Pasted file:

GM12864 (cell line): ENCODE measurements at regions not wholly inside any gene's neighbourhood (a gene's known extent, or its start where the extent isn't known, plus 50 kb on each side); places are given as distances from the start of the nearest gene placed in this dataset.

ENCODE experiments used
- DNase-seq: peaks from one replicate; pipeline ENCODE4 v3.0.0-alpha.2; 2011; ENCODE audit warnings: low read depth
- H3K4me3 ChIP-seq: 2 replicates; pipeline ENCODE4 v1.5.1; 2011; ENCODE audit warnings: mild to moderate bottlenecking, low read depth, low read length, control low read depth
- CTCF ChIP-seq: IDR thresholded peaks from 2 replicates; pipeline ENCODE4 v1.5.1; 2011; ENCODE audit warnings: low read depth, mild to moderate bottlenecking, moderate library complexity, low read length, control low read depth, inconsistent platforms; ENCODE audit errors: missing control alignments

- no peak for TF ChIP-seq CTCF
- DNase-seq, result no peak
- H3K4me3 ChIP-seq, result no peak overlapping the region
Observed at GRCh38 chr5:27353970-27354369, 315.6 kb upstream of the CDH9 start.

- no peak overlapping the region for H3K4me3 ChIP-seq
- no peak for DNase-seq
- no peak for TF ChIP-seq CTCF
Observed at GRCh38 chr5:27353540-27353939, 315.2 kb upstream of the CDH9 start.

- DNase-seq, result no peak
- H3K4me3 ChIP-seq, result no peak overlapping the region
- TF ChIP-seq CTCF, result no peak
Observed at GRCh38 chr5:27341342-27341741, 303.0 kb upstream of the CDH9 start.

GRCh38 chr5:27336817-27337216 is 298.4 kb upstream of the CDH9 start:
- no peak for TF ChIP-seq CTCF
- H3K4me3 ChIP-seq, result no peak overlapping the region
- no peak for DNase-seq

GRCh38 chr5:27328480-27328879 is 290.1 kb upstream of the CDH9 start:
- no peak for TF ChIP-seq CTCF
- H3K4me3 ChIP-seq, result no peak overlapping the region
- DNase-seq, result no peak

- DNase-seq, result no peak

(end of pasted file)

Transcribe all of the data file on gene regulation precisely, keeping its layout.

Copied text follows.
GM12864 (cell line): ENCODE measurements at regions not wholly inside any gene's neighbourhood (a gene's known extent, or its start where the extent isn't known, plus 50 kb on each side); places are given as distances from the start of the nearest gene placed in this dataset.

ENCODE experiments used
- DNase-seq: peaks from one replicate; pipeline ENCODE4 v3.0.0-alpha.2; 2011; ENCODE audit warnings: low read depth
- H3K4me3 ChIP-seq: 2 replicates; pipeline ENCODE4 v1.5.1; 2011; ENCODE audit warnings: mild to moderate bottlenecking, low read depth, low read length, control low read depth
- CTCF ChIP-seq: IDR thresholded peaks from 2 replicates; pipeline ENCODE4 v1.5.1; 2011; ENCODE audit warnings: low read depth, mild to moderate bottlenecking, moderate library complexity, low read length, control low read depth, inconsistent platforms; ENCODE audit errors: missing control alignments

- no peak for TF ChIP-seq CTCF
- DNase-seq, result no peak
- H3K4me3 ChIP-seq, result no peak overlapping the region
Observed at GRCh38 chr5:27353970-27354369, 315.6 kb upstream of the CDH9 start.

- no peak overlapping the region for H3K4me3 ChIP-seq
- no peak for DNase-seq
- no peak for TF ChIP-seq CTCF
Observed at GRCh38 chr5:27353540-27353939, 315.2 kb upstream of the CDH9 start.

- DNase-seq, result no peak
- H3K4me3 ChIP-seq, result no peak overlapping the region
- TF ChIP-seq CTCF, result no peak
Observed at GRCh38 chr5:27341342-27341741, 303.0 kb upstream of the CDH9 start.

GRCh38 chr5:27336817-27337216 is 298.4 kb upstream of the CDH9 start:
- no peak for TF ChIP-seq CTCF
- H3K4me3 ChIP-seq, result no peak overlapping the region
- no peak for DNase-seq

GRCh38 chr5:27328480-27328879 is 290.1 kb upstream of the CDH9 start:
- no peak for TF ChIP-seq CTCF
- H3K4me3 ChIP-seq, result no peak overlapping the region
- DNase-seq, result no peak

- DNase-seq, result no peak